Re: Help with naming convention requested

James Kanze <>
Fri, 13 Jun 2008 09:46:01 -0700 (PDT)
On Jun 13, 5:50 pm, "Alf P. Steinbach" <> wrote:

* James Kanze:

On Jun 12, 5:06 pm, "Alf P. Steinbach" <> wrote:

* James Kanze:

I have a particular case where I'm having a problem deciding on
a good naming convention. Basically, I have several classes
which are split in two: there is a base class, which is a POD
(designed to support static initialization) and has only const
functions; and a derived class, which has the usual
constructors, and various non-const functions. A good example
of this is SetOfCharacter for UTF8: the base class has functions
    template< typename ForwardIterator >
    bool isSet( ForwardIterator begin,
                ForwardIterator end ) const ;
(where the iterators designate a sequence of UTF-8 characters,
and the function returns true for the first character in the
sequence), and a function:
    void dumpAsCpp( std::ostream& dest ) const ;
which outputs a declaration of the class with algomerate
initialization (with all of the necessary sub-tables in
anonymous namespace). The derived class has all of the
classical constructors, and the non-const operators, which build
and modify the data structure. The separation is essential
because it allows such objects to be statically initialized and
thus avoids order of initialization problems.

Consider using singletons, or completely rethinking that design.

How can singletons help, given that I have many, many instances
of the type?

Given that you really need to have a great many separately
named instances, you can still use the main singleton
implementation ideas to avoid order of initialization
problems; of course they'll not be singletons then but so
what. :-)

That still wouldn't solve the performance problem.


I'm working in C++. In the first version, I didn't use
static data, and the program took close to a half an hour to
start. For a program that's typically invoked just to
process a few lines, that's simply not acceptable.

Assuming you're now down to something more reasonable, like
0.1 seconds, that's a factor of 18 000 and sounds like a bug,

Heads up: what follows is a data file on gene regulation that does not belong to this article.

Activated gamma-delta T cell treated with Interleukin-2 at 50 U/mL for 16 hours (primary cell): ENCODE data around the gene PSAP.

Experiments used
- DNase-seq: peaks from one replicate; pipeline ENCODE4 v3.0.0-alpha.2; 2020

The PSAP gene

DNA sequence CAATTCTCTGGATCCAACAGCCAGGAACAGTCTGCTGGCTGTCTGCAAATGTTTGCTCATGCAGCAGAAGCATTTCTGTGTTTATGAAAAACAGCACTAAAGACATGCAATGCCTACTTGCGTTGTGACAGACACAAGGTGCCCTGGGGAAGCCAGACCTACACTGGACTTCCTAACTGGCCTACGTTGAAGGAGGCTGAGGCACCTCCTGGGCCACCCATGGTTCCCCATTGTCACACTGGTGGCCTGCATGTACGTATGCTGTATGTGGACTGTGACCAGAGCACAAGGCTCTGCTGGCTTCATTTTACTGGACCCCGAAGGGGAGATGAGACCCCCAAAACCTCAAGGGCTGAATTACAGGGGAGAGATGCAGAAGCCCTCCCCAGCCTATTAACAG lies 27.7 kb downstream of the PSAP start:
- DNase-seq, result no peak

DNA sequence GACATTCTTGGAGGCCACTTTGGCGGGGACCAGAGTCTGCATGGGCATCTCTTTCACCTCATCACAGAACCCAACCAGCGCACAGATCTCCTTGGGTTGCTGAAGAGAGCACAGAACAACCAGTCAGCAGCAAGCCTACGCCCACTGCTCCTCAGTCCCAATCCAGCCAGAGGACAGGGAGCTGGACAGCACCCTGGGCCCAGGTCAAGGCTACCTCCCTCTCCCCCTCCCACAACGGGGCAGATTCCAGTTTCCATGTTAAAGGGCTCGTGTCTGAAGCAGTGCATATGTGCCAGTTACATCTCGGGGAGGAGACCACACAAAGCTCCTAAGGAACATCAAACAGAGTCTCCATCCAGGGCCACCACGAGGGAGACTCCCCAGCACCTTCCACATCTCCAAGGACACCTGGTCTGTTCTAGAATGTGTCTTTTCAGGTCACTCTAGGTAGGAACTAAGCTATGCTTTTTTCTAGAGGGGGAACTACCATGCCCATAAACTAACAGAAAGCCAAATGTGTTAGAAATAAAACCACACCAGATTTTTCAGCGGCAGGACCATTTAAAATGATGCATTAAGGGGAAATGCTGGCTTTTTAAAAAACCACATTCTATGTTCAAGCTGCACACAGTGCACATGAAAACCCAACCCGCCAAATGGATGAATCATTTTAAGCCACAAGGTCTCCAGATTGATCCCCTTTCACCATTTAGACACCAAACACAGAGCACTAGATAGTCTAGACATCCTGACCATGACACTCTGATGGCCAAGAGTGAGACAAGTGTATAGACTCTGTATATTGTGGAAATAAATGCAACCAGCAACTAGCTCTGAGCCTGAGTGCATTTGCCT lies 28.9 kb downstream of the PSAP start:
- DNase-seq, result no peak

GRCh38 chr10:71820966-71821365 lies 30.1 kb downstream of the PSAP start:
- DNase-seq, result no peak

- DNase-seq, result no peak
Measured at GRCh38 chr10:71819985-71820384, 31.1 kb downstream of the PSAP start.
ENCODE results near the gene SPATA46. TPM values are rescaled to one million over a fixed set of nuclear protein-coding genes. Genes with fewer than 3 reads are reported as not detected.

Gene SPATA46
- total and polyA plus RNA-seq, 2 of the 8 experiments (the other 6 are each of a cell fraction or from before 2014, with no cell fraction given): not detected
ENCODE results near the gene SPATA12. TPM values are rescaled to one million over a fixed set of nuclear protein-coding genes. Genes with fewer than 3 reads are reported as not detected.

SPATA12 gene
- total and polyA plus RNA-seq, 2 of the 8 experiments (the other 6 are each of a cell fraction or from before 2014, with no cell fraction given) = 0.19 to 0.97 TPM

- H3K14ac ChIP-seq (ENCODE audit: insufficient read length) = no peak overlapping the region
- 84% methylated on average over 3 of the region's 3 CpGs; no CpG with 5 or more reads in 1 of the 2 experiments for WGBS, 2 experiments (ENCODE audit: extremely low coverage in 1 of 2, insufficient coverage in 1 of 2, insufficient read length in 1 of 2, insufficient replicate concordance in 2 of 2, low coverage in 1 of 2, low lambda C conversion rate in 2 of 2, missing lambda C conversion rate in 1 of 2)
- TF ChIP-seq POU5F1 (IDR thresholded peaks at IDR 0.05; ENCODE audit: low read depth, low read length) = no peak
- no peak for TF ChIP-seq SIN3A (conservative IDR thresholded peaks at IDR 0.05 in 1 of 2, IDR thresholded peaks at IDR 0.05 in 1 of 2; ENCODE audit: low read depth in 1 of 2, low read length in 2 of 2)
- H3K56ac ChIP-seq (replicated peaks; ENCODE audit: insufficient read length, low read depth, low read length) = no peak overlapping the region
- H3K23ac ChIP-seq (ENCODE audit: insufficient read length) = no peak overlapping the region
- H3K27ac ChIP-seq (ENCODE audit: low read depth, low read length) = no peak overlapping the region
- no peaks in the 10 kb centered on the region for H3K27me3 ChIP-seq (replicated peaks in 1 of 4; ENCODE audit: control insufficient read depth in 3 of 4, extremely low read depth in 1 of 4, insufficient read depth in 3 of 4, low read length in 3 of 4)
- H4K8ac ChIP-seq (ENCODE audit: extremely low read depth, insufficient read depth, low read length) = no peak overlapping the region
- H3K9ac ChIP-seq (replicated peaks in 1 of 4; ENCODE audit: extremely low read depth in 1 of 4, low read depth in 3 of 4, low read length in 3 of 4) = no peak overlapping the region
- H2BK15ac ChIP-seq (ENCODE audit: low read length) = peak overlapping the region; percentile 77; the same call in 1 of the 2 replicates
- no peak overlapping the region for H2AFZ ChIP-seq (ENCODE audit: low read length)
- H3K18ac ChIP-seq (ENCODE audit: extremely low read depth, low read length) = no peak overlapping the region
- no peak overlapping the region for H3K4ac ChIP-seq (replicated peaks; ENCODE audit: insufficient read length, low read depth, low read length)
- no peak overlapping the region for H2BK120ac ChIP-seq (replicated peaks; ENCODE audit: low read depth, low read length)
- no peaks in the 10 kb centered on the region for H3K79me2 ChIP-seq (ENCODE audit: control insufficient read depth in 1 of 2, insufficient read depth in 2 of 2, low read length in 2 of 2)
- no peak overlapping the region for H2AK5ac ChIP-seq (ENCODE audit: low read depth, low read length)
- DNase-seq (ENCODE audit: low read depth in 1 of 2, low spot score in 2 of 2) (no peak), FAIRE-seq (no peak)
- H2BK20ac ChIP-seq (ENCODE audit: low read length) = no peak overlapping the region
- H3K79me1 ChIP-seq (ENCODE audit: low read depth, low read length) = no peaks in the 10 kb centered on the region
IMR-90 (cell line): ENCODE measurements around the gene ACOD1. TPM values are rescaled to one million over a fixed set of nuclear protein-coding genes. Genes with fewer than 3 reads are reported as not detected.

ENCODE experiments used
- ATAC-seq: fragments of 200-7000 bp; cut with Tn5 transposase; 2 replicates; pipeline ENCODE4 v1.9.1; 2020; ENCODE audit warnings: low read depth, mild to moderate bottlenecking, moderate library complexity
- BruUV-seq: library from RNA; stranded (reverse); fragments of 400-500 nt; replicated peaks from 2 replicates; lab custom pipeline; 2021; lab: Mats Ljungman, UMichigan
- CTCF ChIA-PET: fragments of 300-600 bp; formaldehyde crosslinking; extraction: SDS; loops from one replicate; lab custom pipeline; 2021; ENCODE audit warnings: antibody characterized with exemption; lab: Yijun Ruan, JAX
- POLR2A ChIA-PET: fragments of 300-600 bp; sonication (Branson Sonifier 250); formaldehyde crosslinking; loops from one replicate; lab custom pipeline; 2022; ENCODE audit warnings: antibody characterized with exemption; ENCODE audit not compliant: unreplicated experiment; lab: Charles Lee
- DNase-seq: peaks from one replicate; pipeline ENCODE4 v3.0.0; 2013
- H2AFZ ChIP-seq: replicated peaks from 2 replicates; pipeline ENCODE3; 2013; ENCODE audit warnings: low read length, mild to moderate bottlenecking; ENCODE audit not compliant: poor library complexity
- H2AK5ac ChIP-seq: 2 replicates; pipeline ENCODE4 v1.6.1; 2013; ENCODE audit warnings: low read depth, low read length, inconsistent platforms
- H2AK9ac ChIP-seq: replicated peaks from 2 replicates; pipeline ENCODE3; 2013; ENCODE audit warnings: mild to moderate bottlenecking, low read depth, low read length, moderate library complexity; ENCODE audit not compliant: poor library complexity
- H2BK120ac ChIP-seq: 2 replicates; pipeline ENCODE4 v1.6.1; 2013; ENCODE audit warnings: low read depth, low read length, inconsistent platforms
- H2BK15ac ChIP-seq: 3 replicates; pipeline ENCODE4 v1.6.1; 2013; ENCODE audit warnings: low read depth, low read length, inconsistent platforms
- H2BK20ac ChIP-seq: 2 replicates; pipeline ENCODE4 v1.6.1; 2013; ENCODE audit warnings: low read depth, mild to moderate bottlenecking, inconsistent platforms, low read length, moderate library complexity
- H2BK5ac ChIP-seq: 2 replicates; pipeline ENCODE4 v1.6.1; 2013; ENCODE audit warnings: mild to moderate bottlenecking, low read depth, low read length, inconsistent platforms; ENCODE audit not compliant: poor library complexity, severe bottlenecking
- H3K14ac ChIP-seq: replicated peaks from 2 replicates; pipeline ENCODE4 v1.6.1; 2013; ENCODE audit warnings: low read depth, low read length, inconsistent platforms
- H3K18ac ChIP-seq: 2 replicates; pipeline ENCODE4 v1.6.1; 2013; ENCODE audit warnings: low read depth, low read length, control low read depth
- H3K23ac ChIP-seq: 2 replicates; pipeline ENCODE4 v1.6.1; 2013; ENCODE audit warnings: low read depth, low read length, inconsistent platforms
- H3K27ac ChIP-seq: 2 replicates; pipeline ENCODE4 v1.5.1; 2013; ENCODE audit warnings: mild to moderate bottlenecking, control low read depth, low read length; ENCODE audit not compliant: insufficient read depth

not the result of added function call overhead.

Who's talking about function call overhead. These instances are
used in a regular expression based tokenizer. If I use dynamic
initialization, then I need to parse the full regular
expression, building most of them in dynamically allocated
memory. And on my machine, here, that takes almost a half an
hour. Actually, I have modified the strategy somewhat, and the
time is coming down. But it is still measured in minutes (more
than 10), whereas loading a statically initialized table takes
practically 0 time.


Since you're aiming for POD'ness, how about including "POD" in
the name?

Because the POD'ness is a means to an end, and not a goal in
itself. And because it's the base class, and for most client
code, it's the class they should be using. In many ways, I
really think that SetOfCharacter should be the name of the base
class, with maybe MutableSetOfCharacter the derived class.

Ah, well, I disagree, for two reasons. First, if my window
abstraction is a means to earn money in order to not suffer
from lacking such, and thus be happy, well I don't name it
BeHappy. Even if that's the final end it is a means for. :-)

Agreed. Otherwise, all of our classes would be named
MakeMoney:-). But you don't have to go to the opposite extreme.
In context, the abstraction that the client code has to deal
with is SetOfCharacter.

And second, I like names to be such that when I see the name I
get a correct impression, or at least not a misleading one,
about what that name names. And what you have been talking
most about for this class is POD'ness, that's apparently the
most important aspect and the reason the class exists at all,
so if I were to choose a name I'd include that most important
aspect, not hide it!

The POD'ness is an important issue for performance reasons, and
it is the major motivation for creating two classes.
Nevertheless, for the client code, it's irrelevant (except for
performance issues); the client code is dealing with a
SetOfCharacter; in one case, a SetOfCharacter which can be
modified, and in the other, one which cannot be modified.

James Kanze (GABI Software)
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